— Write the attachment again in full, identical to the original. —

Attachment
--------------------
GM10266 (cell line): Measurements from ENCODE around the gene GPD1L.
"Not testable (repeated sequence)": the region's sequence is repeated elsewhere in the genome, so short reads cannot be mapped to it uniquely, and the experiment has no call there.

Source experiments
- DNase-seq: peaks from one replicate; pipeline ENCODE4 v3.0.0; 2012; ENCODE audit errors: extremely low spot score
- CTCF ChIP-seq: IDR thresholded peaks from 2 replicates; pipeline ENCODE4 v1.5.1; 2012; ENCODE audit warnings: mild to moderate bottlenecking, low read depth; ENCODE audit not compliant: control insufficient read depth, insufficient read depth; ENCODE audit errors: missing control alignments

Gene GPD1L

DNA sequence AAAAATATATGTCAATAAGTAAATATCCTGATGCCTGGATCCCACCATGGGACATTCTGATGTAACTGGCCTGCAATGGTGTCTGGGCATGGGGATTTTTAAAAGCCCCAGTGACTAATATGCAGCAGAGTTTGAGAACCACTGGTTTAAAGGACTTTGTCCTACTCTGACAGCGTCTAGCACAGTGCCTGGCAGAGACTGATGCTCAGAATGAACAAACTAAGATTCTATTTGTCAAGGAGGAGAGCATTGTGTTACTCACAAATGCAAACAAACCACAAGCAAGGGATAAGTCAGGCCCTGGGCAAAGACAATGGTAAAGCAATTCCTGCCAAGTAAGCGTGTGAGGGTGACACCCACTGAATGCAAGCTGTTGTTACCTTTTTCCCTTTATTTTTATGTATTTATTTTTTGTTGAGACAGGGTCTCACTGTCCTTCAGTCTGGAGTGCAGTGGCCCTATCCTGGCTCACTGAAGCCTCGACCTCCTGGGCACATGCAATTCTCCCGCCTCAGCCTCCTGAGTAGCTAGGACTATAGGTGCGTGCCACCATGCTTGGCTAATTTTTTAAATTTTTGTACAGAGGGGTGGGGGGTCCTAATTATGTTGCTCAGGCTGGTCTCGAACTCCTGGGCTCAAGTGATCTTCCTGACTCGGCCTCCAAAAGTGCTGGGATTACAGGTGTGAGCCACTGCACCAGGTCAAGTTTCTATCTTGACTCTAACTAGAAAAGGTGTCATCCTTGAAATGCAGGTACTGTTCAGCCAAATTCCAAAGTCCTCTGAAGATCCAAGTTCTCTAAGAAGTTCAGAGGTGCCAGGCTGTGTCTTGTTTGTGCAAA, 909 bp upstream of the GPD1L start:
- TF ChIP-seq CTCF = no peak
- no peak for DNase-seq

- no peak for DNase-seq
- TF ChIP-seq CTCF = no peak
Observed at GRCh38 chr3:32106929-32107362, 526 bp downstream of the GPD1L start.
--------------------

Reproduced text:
GM10266 (cell line): Measurements from ENCODE around the gene GPD1L.
"Not testable (repeated sequence)": the region's sequence is repeated elsewhere in the genome, so short reads cannot be mapped to it uniquely, and the experiment has no call there.

Source experiments
- DNase-seq: peaks from one replicate; pipeline ENCODE4 v3.0.0; 2012; ENCODE audit errors: extremely low spot score
- CTCF ChIP-seq: IDR thresholded peaks from 2 replicates; pipeline ENCODE4 v1.5.1; 2012; ENCODE audit warnings: mild to moderate bottlenecking, low read depth; ENCODE audit not compliant: control insufficient read depth, insufficient read depth; ENCODE audit errors: missing control alignments

Gene GPD1L

DNA sequence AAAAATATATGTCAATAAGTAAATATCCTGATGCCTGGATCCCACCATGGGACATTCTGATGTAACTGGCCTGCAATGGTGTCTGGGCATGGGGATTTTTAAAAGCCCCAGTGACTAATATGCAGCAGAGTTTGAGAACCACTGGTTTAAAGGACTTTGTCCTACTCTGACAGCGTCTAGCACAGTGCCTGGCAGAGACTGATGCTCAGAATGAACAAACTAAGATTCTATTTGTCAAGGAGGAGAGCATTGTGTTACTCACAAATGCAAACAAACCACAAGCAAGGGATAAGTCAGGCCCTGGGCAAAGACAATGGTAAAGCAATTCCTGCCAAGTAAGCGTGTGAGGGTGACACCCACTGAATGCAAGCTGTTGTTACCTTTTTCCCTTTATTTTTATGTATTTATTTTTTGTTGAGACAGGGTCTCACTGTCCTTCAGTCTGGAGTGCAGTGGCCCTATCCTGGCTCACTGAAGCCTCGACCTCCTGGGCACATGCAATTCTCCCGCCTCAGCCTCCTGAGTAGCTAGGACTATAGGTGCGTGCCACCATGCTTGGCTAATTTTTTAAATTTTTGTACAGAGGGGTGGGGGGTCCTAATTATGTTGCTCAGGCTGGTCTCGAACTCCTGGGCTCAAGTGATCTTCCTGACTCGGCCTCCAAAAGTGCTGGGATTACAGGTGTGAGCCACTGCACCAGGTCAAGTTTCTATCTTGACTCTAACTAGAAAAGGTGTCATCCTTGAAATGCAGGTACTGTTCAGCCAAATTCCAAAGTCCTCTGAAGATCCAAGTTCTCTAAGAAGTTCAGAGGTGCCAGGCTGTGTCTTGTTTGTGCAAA, 909 bp upstream of the GPD1L start:
- TF ChIP-seq CTCF = no peak
- no peak for DNase-seq

- no peak for DNase-seq
- TF ChIP-seq CTCF = no peak
Observed at GRCh38 chr3:32106929-32107362, 526 bp downstream of the GPD1L start.